• Enbridge Holdings (Green Energy) LLC
  • Shell WindEnergy Inc.
  • Northland Power America Inc.
  • Wind Future LLC
  • Outer Banks Ocean Energy, LLC
  • PNE Wind USA, Inc.
  • Statoil Wind US LLC
  • wpd offshore Alpha LLC
The Kitty Hawk offshore wind site lease auction is scheduled to be held on March 16.  According to the National Renewable Energy Laboratory, the U.S. is home to an estimated 4,200 gigawatts of potential offshore wind capacity, with most potential located in federal waters.  Competitive lease sales by BOEM to date have yielded over $58 million in winning bids.  But it may be possible for the Trump administration to change direction with respect to policies affecting federal leasing of sites for commercial offshore wind development.  President Trump's "America First Energy Plan" does include a focus on increased production of domestic energy resources, although it singles out shale oil, gas, and coal (and does not mention offshore wind).  How will U.S. offshore wind fit into America's domestic energy strategy?

President Trump's America First Energy Plan

Tuesday, January 24, 2017

With U.S. President Trump now in office, a look at his "America First Energy Plan" suggests potential directions for his administration.

President Trump's energy strategy as posted on the White House website shortly after the inauguration describes energy as "an essential part of American life and a staple of the world economy."  The 7-paragraph document expresses the administration's commitment to policies that reduce consumer costs and "maximize the use of American resources."

Some elements of the Trump plan aim to reverse policies developed by the former Obama administration.  For example, the plan repeats campaign commitments to eliminate federal regulations and policies like the Climate Action Plan and Waters of the U.S. rule.

Other elements focus on domestic energy resources, including "shale oil and gas" and "clean coal technology."  The plan touts both U.S. economic development and national security benefits from increased domestic energy production.

The plan also addresses the nexus of energy and the environment, acknowledging that "our need for energy must go hand-in-hand with responsible stewardship of the environment."  It notes that "President Trump will refocus the EPA on its essential mission of protecting our air and water."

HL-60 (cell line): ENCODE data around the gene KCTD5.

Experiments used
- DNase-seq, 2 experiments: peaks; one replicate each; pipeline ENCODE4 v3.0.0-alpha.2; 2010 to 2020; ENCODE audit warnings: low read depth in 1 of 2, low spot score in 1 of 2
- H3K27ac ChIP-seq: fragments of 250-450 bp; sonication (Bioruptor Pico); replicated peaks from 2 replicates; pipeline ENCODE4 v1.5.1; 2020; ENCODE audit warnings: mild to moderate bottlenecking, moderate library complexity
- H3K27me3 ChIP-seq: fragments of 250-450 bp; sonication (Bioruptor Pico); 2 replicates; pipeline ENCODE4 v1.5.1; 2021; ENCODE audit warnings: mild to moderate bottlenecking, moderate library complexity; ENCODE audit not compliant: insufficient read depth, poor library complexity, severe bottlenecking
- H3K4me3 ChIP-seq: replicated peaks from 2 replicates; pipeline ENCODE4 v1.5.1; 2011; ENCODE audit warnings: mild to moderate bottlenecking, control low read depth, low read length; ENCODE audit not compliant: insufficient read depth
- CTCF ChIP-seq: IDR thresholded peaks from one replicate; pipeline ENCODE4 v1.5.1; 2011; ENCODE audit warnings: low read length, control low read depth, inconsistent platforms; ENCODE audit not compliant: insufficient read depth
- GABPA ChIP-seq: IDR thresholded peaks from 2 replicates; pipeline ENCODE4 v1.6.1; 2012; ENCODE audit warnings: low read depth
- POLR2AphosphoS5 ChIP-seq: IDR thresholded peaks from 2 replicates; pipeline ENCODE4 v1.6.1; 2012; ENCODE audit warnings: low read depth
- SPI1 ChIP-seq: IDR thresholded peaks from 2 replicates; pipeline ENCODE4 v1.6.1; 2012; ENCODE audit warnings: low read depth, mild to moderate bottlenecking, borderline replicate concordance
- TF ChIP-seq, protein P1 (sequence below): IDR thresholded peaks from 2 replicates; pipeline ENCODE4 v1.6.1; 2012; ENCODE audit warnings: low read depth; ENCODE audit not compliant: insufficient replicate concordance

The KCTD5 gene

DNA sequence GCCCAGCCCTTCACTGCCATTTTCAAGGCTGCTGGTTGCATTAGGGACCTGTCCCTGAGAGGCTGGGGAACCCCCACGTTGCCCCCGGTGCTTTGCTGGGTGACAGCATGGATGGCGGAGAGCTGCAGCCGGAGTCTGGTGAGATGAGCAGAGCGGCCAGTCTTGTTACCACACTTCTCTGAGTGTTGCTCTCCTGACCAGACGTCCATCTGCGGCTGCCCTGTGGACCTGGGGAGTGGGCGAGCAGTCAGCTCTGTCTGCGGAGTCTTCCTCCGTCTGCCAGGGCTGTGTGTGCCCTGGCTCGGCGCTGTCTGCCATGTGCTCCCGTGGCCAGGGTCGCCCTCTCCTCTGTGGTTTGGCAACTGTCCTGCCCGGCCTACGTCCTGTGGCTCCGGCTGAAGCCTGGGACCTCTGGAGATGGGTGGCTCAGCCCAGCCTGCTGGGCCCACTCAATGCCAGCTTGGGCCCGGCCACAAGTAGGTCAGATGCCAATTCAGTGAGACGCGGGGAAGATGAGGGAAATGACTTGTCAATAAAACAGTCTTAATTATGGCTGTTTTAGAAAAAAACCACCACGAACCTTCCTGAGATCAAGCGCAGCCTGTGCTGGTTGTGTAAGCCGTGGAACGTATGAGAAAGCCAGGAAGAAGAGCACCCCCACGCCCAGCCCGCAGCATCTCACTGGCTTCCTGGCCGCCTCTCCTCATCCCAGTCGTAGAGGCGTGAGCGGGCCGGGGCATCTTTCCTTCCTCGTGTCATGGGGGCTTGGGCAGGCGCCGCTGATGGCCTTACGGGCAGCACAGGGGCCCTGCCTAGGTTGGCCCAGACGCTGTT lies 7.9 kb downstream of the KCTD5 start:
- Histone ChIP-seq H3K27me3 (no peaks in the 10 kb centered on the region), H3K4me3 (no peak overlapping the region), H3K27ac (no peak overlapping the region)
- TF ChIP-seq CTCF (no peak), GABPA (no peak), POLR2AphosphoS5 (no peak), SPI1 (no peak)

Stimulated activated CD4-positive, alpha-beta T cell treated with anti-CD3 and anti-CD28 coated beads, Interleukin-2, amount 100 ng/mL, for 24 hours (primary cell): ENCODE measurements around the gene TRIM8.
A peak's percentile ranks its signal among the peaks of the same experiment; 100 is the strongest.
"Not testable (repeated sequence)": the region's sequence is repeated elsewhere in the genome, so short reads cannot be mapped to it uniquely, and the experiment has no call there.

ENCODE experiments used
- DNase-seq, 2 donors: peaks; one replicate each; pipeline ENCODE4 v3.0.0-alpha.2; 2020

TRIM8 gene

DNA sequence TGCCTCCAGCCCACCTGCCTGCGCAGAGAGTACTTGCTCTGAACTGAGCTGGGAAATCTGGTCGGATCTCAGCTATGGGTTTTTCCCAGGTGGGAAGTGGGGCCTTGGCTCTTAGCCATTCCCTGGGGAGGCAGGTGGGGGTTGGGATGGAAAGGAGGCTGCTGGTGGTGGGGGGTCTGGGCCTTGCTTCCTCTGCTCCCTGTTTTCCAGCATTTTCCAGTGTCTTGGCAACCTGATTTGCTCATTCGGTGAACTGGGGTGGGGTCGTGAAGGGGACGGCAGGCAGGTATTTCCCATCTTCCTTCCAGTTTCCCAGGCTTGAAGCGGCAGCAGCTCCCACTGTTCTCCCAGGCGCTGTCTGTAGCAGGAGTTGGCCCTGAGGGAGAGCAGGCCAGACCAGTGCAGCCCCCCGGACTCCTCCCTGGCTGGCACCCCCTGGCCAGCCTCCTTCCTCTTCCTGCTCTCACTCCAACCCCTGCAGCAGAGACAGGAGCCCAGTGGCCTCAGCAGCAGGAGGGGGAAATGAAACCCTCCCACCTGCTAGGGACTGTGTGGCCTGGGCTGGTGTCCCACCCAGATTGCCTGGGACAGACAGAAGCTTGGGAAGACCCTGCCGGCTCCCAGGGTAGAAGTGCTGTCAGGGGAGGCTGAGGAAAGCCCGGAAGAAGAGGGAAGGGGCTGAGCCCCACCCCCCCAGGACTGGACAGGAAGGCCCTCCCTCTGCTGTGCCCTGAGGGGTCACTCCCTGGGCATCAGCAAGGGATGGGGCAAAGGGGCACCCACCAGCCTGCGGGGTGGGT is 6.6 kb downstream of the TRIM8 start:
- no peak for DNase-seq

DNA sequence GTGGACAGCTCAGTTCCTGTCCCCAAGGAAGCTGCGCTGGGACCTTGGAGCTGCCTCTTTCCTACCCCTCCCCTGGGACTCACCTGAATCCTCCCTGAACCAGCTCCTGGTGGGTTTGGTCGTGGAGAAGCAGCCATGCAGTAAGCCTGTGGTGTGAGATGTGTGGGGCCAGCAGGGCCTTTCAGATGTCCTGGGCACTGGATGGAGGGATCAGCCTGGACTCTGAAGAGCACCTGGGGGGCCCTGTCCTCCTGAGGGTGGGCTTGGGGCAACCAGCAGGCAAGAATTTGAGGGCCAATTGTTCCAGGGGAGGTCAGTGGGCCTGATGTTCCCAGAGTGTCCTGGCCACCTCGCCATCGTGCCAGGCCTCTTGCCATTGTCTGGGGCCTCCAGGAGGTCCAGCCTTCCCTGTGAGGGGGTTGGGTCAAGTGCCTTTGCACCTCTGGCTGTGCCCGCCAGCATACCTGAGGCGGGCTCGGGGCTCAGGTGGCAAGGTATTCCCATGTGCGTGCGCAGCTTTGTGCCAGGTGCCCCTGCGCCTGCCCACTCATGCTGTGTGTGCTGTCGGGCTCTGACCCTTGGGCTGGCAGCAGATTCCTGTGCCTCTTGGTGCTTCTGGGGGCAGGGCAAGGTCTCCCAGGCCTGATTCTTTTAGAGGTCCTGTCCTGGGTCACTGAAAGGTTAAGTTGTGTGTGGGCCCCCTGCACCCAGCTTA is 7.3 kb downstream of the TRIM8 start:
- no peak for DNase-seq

FERC electric storage policy statement

Monday, January 23, 2017

U.S. energy regulators have issued a policy statement addressing how electric storage resources may provide services at a mix of cost-based and market-based rates.  The Federal Energy Regulatory Commission's January 19, 2017 policy statement on storage provides insight into how the Commission views its role in regulating the rates at which energy storage would be compensated -- but was accompanied by a dissenting view expressed by Commissioner LaFleur.   The result is a mix of both greater certainty and continued debate.

Electricity storage is a growing industry, both in terms of installed capacity and its capability to flexibly support the grid.  Today's electric storage resources can both charge and discharge electricity to and from the grid.  Moreover they can provide various services to multiple entities -- for example, consumers, grid operators, or transmission and distribution utilities -- and can switch nearly instantaneously between modes of operation or services provided.  In these ways, electric storage resources share some functions of consumer load, generation, transmission, and distribution.